When I saw The Conjuring (2013), I recall coming away from it thinking that it was not that bad. Typically, I do not go in for horror films. Aside from the grotesque and sometimes purposely cursed images that I would rather not see, I find them to be formulaic and predictable. However, two people drew me to The Conjuring, and they are Ed and Lorraine Warren. Now, I do not claim to be an expert on them, but there are some things with which I am vaguely aware. What makes them most interesting for me personally is that fact that they were devout Catholics. When you see them facing the powers of darkness, they are armed with the Faith that has stood as a bulwark against those forces for thousands of years. I like that they are seen doing so, but at the same time it is concerning. Hollywood so rarely takes Catholicism seriously, and it becomes more apparent what they think of the Church when you have a successful franchise like The Conjuring films. Hence, I have not seen any of the movies since the original until this weekend. Faced with either Spirit Untamed or The Conjuring: The Devil Made Me Do It, I chose the one with two Catholic protagonists and went to Confession before seeing it.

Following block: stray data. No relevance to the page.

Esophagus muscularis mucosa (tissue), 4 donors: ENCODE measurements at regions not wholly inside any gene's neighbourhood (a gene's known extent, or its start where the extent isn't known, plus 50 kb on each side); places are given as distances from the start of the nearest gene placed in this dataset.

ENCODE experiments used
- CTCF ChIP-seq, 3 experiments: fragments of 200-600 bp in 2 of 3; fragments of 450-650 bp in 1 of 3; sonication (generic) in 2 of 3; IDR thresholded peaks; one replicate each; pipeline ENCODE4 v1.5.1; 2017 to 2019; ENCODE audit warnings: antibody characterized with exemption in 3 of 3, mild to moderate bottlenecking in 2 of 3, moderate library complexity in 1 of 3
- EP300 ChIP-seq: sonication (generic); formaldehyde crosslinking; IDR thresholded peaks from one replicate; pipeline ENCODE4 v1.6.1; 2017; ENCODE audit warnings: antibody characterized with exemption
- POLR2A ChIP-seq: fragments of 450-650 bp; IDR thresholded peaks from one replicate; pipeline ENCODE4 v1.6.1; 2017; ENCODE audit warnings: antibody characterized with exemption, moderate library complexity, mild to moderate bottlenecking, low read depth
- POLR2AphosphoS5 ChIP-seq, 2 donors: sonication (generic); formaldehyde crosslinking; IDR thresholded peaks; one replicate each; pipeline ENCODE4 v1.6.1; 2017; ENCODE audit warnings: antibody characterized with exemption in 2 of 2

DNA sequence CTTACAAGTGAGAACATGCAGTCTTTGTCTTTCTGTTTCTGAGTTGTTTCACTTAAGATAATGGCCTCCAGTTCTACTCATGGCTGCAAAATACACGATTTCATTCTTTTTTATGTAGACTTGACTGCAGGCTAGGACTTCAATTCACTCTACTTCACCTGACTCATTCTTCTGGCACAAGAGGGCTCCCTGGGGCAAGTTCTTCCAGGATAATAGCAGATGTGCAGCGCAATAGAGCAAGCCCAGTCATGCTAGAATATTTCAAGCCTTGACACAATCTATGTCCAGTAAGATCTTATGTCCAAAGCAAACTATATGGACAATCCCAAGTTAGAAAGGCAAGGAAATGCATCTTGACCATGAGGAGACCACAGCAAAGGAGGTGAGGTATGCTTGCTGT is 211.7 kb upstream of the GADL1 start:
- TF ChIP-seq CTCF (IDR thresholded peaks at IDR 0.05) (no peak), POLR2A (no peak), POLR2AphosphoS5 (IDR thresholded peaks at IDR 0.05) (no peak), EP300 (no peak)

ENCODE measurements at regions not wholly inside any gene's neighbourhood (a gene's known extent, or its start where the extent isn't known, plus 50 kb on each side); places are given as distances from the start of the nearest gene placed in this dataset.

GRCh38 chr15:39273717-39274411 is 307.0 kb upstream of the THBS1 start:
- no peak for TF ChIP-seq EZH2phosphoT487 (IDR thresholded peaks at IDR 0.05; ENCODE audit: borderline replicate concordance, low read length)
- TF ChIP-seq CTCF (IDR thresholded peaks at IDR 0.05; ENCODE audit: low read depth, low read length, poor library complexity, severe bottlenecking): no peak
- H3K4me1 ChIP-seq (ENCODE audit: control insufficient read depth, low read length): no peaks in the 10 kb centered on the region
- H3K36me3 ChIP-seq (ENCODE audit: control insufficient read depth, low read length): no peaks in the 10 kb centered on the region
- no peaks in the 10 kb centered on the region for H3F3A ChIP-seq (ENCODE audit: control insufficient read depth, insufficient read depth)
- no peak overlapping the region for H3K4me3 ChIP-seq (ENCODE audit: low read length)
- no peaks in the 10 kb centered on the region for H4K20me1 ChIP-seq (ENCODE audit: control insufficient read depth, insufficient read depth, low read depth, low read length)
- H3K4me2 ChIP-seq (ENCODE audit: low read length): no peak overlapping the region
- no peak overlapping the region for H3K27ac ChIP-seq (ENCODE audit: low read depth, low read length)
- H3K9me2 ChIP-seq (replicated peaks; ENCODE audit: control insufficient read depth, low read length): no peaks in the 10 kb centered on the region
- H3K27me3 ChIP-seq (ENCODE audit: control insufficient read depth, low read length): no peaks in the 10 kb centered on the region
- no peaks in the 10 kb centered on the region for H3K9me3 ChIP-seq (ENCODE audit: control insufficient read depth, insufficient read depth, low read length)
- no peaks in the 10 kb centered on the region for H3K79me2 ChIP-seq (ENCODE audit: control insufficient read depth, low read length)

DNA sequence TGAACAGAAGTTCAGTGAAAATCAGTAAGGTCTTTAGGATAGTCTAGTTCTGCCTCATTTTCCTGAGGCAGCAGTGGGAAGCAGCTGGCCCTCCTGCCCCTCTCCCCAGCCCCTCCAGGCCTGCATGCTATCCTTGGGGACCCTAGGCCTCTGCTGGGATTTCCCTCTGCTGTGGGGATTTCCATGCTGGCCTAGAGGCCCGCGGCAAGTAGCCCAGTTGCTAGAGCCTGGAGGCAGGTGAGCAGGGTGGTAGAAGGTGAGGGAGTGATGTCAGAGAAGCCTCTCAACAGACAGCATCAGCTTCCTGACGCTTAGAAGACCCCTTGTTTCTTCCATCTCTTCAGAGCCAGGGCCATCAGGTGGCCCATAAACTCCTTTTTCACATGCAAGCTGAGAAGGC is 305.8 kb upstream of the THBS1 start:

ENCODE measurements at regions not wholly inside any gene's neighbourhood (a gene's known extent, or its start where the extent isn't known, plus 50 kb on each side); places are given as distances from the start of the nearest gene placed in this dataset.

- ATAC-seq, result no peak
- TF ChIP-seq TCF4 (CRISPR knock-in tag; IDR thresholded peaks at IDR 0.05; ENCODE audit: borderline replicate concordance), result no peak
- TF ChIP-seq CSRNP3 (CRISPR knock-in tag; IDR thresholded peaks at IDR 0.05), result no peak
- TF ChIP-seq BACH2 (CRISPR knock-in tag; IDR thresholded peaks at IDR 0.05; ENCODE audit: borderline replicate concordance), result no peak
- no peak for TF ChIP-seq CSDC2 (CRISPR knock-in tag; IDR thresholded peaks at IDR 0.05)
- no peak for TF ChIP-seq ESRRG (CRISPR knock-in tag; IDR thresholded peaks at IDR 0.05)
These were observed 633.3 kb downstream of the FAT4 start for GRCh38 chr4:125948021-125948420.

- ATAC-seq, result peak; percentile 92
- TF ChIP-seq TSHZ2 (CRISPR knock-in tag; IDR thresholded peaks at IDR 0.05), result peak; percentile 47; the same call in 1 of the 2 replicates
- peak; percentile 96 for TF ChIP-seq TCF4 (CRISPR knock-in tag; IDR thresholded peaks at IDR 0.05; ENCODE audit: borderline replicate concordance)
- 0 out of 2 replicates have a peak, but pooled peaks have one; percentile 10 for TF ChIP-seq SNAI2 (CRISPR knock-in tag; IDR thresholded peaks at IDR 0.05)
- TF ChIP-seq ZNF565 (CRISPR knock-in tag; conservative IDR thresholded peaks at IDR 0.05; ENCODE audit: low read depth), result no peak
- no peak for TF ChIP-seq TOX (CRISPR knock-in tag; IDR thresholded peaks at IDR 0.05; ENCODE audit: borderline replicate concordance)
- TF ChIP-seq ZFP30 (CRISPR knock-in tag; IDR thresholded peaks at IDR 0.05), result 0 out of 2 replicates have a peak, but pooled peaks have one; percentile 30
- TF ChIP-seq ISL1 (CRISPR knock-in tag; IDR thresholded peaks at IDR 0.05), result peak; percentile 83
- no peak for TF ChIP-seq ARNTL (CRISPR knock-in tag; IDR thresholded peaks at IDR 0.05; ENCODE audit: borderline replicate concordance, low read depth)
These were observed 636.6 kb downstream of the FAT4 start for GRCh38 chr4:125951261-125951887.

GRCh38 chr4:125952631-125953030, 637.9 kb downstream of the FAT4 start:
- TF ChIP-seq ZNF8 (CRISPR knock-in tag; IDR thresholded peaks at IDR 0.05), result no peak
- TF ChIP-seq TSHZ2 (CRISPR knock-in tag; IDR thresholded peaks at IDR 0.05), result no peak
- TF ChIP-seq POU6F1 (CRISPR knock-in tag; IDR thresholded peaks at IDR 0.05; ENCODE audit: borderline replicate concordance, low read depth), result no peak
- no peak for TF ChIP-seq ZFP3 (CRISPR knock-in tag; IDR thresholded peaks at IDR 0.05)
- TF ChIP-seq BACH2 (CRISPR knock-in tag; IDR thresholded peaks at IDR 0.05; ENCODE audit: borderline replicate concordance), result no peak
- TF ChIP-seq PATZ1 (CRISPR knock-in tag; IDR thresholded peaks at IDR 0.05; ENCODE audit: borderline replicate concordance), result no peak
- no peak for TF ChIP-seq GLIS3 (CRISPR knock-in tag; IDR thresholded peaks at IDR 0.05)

The Conjuring: The Devil Made Me Do It takes us directly into the paranormal investigation world of the Warrens as Ed (Patrick Wilson) and Lorraine (Vera Farmiga) Warren have been called to the Glatzel house to help with their young son David (Julian Hilliard). David is apparently possessed by a demon, and Ed and Lorraine are praying with the sweating and terrified boy as his mother, Judy (Charlene Amoia), holds him. After a little bit, his sister’s, Debbie (Sarah Catherine Hook), boyfriend Arne Cheyenne Johnson (Ruairi O’Connor) puts him to bed telling the kid how brave he had been. Not long after laying down, though, David begins screaming as he is having a delusional episode caused by his possession. With a supernatural strength also brought on by these awful forces, they struggle to bring him downstairs. This is when Father Gordon (Steve Coulter) arrives to perform the exorcism, but the demon was having none of it. Flaunting the ritual, David first attacks Ed, triggering a heart attack in the older man. With David’s body twisting in unnatural ways, items flying around the room, and general chaos abounding, Arne takes matters into his own hands. Grabbing hold of the boy, Arne commands the demon to take hold of him instead. Immediately, the room calms down and everything seems to go back to normal. While Ed is taken to the hospital for a few days, Arne and Debbie return to their normal lives. Things are not right, however, for Arne. After coming home early from work one day because he is not feeling well, he gets into a slight altercation with his landlord Bruno (Ronnie Gene Blevins). Bruno is drunk and wanting to dance with Debbie, but all Arne wants to do is be alone. Bruno’s prodding, and the fact that Arne is now possessed, lead Arne to murder his landlord, a crime for which he is arrested. Since this behavior, to the Glatzels anyway, seems in keeping with David’s, the Warrens are called upon once again to look into the matter. In doing so, they find a satanic object under the Glatzel’s home. Not sure exactly of its origins, Father Gordon refers them to a former priest named Kastner (John Noble) who is able to identify the object’s true nature. This confirms for the Warrens that somebody is trying to curse the Glatzels, and they convince Arne’s attorney to enter a plea of not-guilty on the basis of demonic possession in his murder trial. The Warren’s job now is to gather evidence that shows a pattern to whoever is behind these satanic acts. Doing so brings the attention of that person, a satan worshipper (Eugenie Bondurant), who is apparently trying to complete some kind of complicated curse involving a bunch of people who need to be sacrificed. Ed Warren becomes one of those targets, while Arne continues to be tormented while he is in prison. When Lorraine returns to Kastner for further advice, she learns that the woman behind it all is actually his daughter, the result of a child conceived in secret while he was still a priest. She was raised while he had been investigating a satanic cult, and she became fascinated with it and began practicing the dark arts. Kastner did little because she is his daughter, though when she comes to his home while Lorraine is there, she does not hesitate to kill her father. Lorraine flees into the subterranean tunnels where the satanist has her lair, and the altar upon which she made the curse. Meanwhile, Ed comes to her aid when he realizes the truth himself, and despite feeling the effects of the curse Lorraine is able to lure him into destroying the altar. Doing so lifts the curse, and instead the demon that had been infesting so many comes to take the woman’s soul back to hell. Still, all this is not enough to stave off a prison sentence for Arne, though he is able to get it down to five years on manslaughter.